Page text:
"Is anyone suggesting that The Huffington Post will be any less passionate about covering unemployment, or the struggling middle class? Or the opportunity costs of Afghanistan? Or corruption and hypocrisy -- wherever we find it? Please tell me exactly what areas you think we'll be holding back on. As I've been saying for years, these issues are beyond left vs right. They are not partisan -- we all should care about them. Our focus on them will not change. Indeed, far from changing our editorial approach, our culture, or our mission, this moment will be for HuffPost like stepping off a fast-moving train and onto a supersonic jet. We're still traveling toward the same destination, with the same people at the wheel, and with the same goals, but we're now going to get there much, much faster."I'd like to think that creative, entrepreneurial progressives have the right to hope for and achieve success. The merger will enable Arianna, who has already hired over 100 journalists and editors, to hire a lot more. There is some great, hard-hitting investigative reporting on the site and I'm betting that the AOL merger will lead to them hiring more gutsy journalists. Huffington Post has hired some great experienced writers, like Tom Edsall, Dan Froomkin and Howard Fineman. I've been very impressed by some of the staff reporters. Sam Stein, Jason Linkins, Amanda Terkel and Shahien Nasiripour, in particular, have stood out for me. We can't have enough investigative reporters. Arianna should definitely hire a lot more.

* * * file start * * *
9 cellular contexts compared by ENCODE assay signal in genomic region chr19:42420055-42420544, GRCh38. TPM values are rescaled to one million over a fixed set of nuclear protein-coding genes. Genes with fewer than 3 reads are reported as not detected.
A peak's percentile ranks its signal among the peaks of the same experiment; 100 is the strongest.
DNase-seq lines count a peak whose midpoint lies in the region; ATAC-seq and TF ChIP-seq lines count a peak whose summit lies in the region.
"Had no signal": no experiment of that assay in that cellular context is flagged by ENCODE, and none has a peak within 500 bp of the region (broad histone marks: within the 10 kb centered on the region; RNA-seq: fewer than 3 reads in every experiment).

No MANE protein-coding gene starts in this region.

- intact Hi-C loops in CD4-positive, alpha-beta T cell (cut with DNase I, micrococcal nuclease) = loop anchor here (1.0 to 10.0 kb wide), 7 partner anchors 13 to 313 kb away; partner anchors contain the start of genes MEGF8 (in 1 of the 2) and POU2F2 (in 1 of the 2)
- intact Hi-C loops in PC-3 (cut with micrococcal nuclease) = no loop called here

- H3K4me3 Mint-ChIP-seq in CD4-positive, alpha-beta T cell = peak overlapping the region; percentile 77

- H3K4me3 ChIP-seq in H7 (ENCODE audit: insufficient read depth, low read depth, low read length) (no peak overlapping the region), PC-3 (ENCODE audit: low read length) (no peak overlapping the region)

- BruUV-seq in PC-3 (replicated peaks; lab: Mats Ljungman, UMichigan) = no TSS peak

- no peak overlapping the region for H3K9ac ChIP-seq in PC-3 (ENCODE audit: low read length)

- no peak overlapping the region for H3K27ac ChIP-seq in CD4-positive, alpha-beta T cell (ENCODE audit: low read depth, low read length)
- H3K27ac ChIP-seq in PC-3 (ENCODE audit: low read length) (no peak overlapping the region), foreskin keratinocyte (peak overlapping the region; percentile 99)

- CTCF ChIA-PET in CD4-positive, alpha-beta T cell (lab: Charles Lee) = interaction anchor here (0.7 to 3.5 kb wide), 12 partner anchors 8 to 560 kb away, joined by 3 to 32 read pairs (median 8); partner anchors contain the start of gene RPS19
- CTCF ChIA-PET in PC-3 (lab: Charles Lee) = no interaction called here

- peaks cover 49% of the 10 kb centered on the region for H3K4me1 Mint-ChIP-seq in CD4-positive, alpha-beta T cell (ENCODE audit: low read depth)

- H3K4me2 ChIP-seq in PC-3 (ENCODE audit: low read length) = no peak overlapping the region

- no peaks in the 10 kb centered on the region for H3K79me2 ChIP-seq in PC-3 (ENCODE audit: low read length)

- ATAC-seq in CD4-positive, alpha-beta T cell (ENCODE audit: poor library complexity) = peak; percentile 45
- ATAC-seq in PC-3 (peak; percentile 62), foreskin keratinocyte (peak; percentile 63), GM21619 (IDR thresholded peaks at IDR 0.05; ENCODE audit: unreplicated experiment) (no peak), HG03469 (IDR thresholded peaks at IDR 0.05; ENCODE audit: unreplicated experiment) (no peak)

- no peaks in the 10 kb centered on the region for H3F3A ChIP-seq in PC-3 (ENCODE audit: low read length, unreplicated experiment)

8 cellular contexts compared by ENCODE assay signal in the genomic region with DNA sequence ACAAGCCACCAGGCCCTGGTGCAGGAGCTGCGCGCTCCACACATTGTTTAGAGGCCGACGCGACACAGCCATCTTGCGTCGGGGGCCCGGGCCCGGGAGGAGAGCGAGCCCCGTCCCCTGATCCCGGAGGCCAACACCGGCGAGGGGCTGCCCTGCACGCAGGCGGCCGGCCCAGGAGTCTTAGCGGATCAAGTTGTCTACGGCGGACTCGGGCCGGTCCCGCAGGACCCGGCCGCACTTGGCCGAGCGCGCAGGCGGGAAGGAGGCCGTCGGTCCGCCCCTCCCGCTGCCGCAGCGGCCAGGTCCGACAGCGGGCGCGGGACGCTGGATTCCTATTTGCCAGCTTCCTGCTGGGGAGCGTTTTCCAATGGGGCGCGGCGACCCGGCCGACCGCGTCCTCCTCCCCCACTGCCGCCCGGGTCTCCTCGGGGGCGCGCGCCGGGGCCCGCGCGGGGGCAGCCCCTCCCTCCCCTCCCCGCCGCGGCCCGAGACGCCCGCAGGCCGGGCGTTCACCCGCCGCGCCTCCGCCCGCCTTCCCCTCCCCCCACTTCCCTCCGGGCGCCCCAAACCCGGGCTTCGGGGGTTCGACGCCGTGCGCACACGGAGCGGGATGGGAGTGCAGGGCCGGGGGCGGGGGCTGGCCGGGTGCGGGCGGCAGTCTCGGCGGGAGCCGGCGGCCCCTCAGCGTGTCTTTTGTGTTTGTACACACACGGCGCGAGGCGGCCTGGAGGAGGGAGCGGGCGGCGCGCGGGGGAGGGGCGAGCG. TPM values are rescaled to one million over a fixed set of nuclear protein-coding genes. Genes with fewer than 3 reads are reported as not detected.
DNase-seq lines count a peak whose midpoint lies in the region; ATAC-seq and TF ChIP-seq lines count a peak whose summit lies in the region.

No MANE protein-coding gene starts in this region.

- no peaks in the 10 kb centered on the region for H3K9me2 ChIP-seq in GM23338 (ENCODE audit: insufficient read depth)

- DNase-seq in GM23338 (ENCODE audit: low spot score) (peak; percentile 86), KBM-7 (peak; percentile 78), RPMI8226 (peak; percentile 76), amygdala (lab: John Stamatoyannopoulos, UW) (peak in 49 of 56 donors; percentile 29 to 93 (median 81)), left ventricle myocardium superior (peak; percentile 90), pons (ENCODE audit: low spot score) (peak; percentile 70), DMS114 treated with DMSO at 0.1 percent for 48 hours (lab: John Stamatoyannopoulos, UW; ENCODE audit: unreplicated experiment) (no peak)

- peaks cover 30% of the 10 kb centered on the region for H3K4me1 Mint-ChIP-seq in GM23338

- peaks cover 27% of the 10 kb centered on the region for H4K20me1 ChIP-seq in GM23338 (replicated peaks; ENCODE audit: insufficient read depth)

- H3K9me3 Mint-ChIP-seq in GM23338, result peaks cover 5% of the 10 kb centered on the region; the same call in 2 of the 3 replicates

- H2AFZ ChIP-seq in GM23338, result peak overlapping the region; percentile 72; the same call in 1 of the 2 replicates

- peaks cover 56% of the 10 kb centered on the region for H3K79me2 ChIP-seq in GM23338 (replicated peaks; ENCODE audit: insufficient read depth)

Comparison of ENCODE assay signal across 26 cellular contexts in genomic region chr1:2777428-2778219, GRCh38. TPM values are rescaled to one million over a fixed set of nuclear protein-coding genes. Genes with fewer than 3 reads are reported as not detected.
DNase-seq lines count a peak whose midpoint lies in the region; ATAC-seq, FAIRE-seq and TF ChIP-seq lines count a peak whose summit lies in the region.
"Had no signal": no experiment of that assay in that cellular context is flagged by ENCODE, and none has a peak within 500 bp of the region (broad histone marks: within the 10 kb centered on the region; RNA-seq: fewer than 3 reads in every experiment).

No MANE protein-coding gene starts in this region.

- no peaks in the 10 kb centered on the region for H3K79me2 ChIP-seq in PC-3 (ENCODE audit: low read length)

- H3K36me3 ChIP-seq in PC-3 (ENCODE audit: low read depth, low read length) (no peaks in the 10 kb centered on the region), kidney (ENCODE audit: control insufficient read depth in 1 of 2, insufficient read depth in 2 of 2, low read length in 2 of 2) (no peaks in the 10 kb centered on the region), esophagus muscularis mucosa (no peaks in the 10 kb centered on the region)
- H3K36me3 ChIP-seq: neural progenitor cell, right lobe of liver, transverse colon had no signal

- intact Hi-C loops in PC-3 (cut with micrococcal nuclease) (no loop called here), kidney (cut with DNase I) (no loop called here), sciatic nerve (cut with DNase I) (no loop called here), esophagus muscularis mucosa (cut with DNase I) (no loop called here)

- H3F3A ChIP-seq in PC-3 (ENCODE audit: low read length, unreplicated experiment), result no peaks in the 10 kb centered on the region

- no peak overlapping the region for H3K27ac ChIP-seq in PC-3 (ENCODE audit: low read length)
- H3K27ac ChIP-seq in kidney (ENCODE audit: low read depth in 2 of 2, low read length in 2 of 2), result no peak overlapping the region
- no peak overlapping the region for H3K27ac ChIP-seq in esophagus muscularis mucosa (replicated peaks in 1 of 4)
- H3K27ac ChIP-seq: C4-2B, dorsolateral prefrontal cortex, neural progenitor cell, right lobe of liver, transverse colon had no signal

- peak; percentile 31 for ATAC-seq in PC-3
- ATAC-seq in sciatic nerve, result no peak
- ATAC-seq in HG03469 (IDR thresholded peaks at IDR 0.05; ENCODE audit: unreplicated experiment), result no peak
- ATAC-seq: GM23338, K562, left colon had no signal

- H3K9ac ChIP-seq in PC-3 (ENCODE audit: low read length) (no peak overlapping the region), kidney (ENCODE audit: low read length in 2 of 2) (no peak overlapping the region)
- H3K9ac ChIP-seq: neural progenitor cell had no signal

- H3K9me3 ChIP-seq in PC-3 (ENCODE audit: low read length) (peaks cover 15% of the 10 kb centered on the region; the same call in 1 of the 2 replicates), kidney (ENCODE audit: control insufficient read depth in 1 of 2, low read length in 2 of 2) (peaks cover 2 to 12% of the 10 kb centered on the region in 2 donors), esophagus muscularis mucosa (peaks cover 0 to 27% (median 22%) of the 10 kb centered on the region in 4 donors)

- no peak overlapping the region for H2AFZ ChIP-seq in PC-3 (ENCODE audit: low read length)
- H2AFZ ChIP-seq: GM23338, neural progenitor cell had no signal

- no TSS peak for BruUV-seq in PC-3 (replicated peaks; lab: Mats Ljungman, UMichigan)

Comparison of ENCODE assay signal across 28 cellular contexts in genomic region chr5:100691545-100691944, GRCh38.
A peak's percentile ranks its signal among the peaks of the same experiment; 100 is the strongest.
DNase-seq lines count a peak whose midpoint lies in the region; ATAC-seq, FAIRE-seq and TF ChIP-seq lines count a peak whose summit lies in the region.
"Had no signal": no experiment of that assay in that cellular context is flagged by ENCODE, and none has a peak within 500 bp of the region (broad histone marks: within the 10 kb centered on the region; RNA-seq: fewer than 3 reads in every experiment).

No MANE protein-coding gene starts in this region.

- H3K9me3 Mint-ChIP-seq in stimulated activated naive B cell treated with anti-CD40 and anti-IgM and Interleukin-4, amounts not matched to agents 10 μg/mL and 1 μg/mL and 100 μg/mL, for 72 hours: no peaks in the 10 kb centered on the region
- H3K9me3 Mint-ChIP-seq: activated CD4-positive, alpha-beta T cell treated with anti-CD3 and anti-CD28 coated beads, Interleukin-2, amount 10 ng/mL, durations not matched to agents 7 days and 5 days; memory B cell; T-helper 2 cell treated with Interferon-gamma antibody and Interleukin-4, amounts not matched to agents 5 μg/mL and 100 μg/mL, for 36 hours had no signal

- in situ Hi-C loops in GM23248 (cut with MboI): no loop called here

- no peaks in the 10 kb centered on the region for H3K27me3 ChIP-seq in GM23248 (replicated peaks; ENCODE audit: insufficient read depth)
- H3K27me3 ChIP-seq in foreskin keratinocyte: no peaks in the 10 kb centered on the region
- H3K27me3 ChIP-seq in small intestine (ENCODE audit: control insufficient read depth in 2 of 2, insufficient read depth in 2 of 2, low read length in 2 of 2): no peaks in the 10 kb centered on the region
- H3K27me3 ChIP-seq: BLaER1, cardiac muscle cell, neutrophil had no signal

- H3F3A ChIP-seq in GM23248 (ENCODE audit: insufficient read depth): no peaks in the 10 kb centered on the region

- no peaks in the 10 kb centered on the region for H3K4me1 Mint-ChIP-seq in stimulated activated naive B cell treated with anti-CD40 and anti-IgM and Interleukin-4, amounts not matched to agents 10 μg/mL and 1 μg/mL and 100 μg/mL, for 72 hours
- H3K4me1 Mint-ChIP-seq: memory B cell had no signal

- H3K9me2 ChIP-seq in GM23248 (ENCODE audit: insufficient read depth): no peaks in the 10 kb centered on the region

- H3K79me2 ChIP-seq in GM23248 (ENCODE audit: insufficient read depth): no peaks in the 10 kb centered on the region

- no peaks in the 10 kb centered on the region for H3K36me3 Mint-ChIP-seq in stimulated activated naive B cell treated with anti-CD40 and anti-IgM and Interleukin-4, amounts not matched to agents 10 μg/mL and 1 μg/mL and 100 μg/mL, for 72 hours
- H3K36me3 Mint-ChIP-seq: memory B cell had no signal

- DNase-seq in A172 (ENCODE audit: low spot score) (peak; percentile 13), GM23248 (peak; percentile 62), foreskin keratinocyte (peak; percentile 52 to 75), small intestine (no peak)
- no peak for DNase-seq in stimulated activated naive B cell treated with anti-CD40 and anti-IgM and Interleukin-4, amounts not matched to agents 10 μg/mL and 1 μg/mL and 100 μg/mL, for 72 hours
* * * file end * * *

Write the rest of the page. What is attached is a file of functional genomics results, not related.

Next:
Perhaps Comcast will learn from AOL. Perhaps even Fox will take a few lessons from the merger. Anything can happen. So far, Huffington Post has been good for progressives, even though it has added non-political content. I've always believed, and founded my site with the idea, that even progressives have full lives worthy of rounded media coverage -- arts, science, life, technology, business. Arianna has done it masterfully. My theory has always been that publishing non-political content would bring people to the site who would not ordinarily come, so it could help to enlighten and wake up people to progressive values and issues.
But the question keeps coming back, in the comments and the plethora of articles being written on the merger, "Will the Huffington Post shift to the center or the right, foresaking its progressive roots. The fact is, progressive values are not just good for social justice and fairness. They are good business too. Supporting them will be good for the middle class, good for small business and very well could be good for AOL's business as well. The right has tried and failed to develop a comparable site. Arianna, as a recovered conservative, is the perfect person to sell AOL on the practicality and business sense of covering the issues progressives care about.
I don't think there's an answer that's satisfying to writers who work for print media who see a new model where bloggers write without getting money. I see pluses and minuses to the new system. The Huffington Post is now a mainstream media site. To my knowledge, it is the only one that publishes the writings of thousands of bloggers. The other MSM are far more elitist, but they pay. One model gives thousands of bloggers a voice. The older model gives a handful of elite writers a living wage. They both have positives.
So, I say to progressives, don't be so quick to judge. Voice your concerns, but also encourage Huffington Post to do more of the good work that they have already done.